Fact: You don't give a suicidal person morbid ideas by talking about suicide. The opposite is true—bringing up the subject of suicide and discussing it openly is one of the most helpful things you can do.
 
*Source: SAVE - Suicide Awareness Voices of Education

WORLD HEALTH ORGANIZATION ESTIMATES

The World Health Organization estimates that approximately 1 million people die each year from suicide. What drives so many individuals to take their own lives? To those not in the grips of suicidal depression and despair, it's difficult to understand what drives so many individuals to take their own lives. But a suicidal person is in so much pain that he or she can see no other option.

Suicide is a desperate attempt to escape suffering that has become unbearable. Blinded by feelings of self-loathing, hopelessness, and isolation, a suicidal person can't see any way of finding relief except through death. But despite their desire for the pain to stop, most suicidal people are deeply conflicted about ending their own lives. They wish there was an alternative to suicide, but they just can't see one.

WARNING SIGNS OF SUICIDE

Take any suicidal talk or behavior seriously. It's not just a warning sign that the person is thinking about suicide — it's a cry for help.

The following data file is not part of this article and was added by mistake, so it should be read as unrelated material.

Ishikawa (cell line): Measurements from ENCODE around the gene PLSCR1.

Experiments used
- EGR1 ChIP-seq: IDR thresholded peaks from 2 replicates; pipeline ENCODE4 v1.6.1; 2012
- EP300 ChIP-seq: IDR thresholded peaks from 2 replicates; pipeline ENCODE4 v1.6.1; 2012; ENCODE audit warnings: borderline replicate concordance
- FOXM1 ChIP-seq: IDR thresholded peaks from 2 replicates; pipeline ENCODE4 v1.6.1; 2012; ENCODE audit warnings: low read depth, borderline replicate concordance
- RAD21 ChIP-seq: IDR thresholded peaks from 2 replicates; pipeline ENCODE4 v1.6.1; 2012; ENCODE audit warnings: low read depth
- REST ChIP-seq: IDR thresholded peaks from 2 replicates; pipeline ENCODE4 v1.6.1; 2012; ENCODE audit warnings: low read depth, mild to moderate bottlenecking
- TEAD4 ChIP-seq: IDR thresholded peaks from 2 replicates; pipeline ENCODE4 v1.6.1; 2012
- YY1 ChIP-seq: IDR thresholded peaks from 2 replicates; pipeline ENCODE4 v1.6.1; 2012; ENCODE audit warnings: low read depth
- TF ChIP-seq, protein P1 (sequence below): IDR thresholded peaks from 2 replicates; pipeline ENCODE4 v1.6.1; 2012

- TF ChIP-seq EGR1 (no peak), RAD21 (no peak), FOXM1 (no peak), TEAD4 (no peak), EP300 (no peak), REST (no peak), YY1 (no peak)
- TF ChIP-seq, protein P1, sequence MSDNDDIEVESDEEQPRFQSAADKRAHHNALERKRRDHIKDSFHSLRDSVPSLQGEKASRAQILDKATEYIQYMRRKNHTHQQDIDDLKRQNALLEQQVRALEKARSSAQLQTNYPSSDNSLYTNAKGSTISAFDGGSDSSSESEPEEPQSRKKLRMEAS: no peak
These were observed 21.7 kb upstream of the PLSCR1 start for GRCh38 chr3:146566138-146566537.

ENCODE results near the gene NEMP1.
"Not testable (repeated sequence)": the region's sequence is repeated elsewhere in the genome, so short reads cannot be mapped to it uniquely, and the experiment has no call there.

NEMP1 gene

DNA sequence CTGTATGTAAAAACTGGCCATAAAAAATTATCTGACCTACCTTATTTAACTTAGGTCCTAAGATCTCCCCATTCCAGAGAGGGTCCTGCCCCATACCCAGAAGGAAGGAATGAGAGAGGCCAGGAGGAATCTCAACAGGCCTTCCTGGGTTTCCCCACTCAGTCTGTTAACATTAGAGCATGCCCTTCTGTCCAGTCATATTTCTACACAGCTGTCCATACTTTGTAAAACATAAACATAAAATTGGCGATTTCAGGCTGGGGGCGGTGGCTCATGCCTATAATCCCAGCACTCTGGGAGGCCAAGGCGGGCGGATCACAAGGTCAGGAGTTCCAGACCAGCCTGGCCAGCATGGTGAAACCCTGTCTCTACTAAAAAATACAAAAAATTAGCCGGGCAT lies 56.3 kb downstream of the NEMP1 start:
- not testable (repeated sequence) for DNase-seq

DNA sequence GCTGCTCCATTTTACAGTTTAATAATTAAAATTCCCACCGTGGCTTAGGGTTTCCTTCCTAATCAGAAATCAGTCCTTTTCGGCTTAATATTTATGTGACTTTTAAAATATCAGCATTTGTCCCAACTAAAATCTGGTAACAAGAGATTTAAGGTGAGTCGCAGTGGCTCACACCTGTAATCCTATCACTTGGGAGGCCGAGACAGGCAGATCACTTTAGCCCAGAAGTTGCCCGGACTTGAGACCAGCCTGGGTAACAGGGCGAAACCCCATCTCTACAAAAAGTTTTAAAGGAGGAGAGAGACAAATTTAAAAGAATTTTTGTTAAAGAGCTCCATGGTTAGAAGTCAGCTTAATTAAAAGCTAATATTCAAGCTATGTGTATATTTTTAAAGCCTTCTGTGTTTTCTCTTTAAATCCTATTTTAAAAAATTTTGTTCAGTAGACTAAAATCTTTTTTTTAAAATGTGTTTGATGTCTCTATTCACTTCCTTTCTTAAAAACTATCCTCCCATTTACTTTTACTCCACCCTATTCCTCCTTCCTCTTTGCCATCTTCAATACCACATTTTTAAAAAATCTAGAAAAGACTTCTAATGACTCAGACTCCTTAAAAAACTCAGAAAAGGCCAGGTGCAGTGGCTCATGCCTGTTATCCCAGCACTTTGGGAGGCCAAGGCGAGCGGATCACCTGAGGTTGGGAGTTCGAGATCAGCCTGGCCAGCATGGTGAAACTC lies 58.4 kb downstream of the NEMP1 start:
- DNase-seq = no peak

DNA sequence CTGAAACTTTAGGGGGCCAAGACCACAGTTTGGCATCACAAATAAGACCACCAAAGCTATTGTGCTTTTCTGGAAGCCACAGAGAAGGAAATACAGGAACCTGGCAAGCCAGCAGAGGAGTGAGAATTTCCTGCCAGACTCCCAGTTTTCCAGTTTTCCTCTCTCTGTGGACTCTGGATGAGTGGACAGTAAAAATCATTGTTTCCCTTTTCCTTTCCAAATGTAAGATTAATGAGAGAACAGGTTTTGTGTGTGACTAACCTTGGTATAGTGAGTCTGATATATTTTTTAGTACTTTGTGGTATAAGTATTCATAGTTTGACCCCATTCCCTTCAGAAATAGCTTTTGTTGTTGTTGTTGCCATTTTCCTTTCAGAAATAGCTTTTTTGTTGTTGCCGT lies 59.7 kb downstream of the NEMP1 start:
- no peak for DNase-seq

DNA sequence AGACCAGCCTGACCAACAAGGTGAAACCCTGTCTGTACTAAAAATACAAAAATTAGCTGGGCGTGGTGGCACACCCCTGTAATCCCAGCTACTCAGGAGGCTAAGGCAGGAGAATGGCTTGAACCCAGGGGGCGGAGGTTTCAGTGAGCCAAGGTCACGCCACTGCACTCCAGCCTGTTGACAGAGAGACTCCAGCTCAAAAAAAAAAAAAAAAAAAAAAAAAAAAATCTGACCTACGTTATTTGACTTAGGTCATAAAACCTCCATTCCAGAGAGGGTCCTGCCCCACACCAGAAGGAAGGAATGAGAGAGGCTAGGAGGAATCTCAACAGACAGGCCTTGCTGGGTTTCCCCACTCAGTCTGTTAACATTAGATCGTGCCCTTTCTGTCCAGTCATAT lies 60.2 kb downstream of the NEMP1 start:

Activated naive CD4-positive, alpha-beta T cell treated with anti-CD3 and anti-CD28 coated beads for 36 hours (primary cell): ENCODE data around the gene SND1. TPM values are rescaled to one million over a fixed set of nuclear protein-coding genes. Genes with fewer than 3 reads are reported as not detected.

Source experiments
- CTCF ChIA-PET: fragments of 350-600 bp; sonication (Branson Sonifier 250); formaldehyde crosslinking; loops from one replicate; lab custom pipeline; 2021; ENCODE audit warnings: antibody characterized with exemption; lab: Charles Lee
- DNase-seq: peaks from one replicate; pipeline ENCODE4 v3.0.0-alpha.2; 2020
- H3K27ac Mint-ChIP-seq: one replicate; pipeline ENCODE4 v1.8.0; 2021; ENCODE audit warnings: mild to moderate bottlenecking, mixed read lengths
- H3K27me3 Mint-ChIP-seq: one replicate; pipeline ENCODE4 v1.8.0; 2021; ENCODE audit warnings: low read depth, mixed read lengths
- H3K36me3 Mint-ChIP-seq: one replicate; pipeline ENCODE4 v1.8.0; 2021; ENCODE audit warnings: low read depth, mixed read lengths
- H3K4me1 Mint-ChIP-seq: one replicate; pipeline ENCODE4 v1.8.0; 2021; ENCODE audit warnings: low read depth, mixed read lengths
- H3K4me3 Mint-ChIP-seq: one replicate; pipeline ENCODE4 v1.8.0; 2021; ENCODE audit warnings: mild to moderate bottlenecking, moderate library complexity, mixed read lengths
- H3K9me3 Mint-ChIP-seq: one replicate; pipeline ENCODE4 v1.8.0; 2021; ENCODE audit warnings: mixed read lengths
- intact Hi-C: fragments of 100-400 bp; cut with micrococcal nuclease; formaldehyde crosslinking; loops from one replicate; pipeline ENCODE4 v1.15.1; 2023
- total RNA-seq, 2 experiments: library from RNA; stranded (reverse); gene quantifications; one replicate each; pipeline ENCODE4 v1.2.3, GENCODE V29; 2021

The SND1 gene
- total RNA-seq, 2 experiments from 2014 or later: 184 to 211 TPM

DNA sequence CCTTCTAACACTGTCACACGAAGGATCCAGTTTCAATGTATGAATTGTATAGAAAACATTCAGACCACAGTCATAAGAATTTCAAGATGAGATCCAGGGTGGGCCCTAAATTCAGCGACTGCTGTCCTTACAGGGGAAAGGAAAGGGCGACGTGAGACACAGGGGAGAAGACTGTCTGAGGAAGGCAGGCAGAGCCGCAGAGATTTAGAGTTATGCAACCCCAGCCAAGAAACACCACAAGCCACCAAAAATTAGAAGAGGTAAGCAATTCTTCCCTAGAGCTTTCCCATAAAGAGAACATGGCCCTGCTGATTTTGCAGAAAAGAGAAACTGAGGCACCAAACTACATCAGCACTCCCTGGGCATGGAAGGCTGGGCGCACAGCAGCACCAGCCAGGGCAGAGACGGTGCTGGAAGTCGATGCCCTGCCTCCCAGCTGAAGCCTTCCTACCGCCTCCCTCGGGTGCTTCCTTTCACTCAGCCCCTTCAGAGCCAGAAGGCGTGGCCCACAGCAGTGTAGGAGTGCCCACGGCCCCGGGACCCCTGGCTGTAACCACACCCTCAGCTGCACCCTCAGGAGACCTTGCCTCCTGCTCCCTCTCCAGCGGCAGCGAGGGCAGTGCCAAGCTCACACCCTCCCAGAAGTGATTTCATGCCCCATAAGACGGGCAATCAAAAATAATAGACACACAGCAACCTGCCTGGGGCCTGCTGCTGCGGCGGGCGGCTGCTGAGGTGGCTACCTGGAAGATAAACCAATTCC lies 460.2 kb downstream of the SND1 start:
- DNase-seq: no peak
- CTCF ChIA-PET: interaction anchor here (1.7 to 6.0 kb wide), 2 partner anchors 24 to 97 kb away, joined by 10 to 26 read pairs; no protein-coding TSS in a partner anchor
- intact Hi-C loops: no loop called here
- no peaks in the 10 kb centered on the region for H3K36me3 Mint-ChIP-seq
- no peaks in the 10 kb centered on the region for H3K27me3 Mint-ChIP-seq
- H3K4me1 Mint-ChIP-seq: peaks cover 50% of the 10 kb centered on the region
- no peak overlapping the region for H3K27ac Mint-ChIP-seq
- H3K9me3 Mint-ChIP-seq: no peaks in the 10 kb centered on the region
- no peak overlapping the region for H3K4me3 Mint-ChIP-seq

Most suicidal individuals give warning signs or signals of their intentions. The best way to prevent suicide is to recognize these warning signs and know how to respond if you spot them. If you believe that a friend or family member is suicidal, you can play a role in suicide prevention by pointing out the alternatives, showing that you care, and getting a doctor or psychologist involved.

Major warning signs for suicide include talking about killing or harming oneself, talking or writing a lot about death or dying, and seeking out things that could be used in a suicide attempt, such as weapons and drugs. These signals are even more dangerous if the person has a mood disorder such as depression or bipolar disorder, suffers from alcohol dependence, has previously attempted suicide, or has a family history of suicide.